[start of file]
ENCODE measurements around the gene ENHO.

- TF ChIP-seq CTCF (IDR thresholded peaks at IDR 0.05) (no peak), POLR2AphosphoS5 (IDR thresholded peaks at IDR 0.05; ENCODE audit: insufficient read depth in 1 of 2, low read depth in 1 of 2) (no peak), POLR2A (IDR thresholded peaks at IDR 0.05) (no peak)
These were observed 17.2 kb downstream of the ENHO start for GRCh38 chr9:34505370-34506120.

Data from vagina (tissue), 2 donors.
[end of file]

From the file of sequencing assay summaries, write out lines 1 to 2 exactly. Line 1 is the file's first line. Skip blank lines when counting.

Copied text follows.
ENCODE measurements around the gene ENHO.

- TF ChIP-seq CTCF (IDR thresholded peaks at IDR 0.05) (no peak), POLR2AphosphoS5 (IDR thresholded peaks at IDR 0.05; ENCODE audit: insufficient read depth in 1 of 2, low read depth in 1 of 2) (no peak), POLR2A (IDR thresholded peaks at IDR 0.05) (no peak)